MlickiThere is something perversely fascinating about discovering an athletic performance that is, without hyperbole, the worst we’ve ever seen. The many ways someone can be bad at their sport are just about as numerous as the different ways a player might be called good. There are bad attitudes that negatively affect a team, an egregious mistake in a big game, a classic “slump”, or just a plain old, consistently below-average career.

What we’ll focus on here are the worst single seasons by a Starting Pitcher. We’ll use a minimum of 160 IP to qualify, and we will only look at the last 20 seasons. While these pitchers won’t necessarily be the worst ever, they will be among the worst we’ve seen in decades.

Not to fear, there are plenty of qualified seasons to filter through. Since 1996, there have been 1772 individual seasons of at least 160 IP. So if a player qualifies as one of the top ten worst, that means that 99.4% of the 1772 starting pitchers since 1996 were better than they were. That’s a pretty powerful conviction.

We will use fWAR, ERA- and xFIP- as the starting point of the decision making, and then we will look at other factors to sort the almost-worst from the worst.

In order to establish perspective, keep in mind that a negative fWAR score is pretty rare. It might seem like a +0.8 fWAR is “not so bad”, but relatively speaking, it’s definitely not good. Of our 1772 individual seasons, only 20 of them have resulted in a negative fWAR score. That’s less than 2% of the time. Therefore, if a pitcher in our discussion has a (-) fWAR, it’s particularly awful.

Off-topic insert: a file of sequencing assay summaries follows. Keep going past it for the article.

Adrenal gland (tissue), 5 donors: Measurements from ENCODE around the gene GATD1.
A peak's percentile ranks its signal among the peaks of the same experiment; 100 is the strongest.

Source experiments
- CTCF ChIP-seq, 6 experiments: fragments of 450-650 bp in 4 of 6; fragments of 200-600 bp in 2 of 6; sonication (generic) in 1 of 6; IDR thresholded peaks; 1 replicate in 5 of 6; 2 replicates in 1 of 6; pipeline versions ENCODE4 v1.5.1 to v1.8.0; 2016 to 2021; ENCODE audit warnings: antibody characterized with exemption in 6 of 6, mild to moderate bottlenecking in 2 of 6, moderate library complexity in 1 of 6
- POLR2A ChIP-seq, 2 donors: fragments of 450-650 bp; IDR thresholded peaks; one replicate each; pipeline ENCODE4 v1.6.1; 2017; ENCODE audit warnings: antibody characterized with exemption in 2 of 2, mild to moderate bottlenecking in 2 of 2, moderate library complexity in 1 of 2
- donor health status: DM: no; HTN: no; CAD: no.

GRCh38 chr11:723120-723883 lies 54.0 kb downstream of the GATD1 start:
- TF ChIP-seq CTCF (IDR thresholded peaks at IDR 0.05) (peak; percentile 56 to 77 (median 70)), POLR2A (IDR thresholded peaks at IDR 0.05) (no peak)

ERA- and xFIP- are adjusted for league and ballpark. Below 100 is good, and the further above 100, the worse the performance.

Since that is cleared up, let’s get down to it!

Dave Mlicki (2001)

Poor Dave had a truly embarrassing season in 2001. Not only was he terrible for the Detroit Tigers for the first 81 innings of the season, he was traded mid-season and was nearly as terrible in his 86.2 innings for the Houston Astros. Put together his bad fWAR for the Tigers (-0.9) and for the Astros (-0.4) and you end up with (-1.3), the lowest fWAR score of any SP since 1996.

His astonishing season in a nutshell:

 2001 Season MLB Rank (0f 85 qualified SP)
fWAR (-1.3) last
ERA (6.17) last
ERA- (140) last
WHIP (1.65) last
HR/9 (1.99) last
K-BB% (3.0) 5th from last

Just to be fair, we can look at his “luck” peripherals to see how much of this was not (quite) his fault. They don’t have HR/FB% for 2001, but when we look at BABIP and LOB%, we can see that Mlicki wasn’t all that unlucky:

MLB Rank
BABIP 26th highest
LOB% 34th lowest

25 pitchers had worse luck with BABIP, and 33 pitchers had worse luck with LOB%. Yet Mlicki was the worst in all of those categories above.

Some “highlights” for the season: he let off 7 earned runs in five different starts; he let off 3 HR five different times (only one of those was also one of the 7-run games) and he walked 8 batters in 5 innings in his second start of the season.

As a final touch, the salt in the wound, the kick while he’s down: at the plate, Mlicki went 3 for 27 with 3 singles and no walks. That’s a .111 BA, a (-54) wRC+ and another (-0.2) fWAR.

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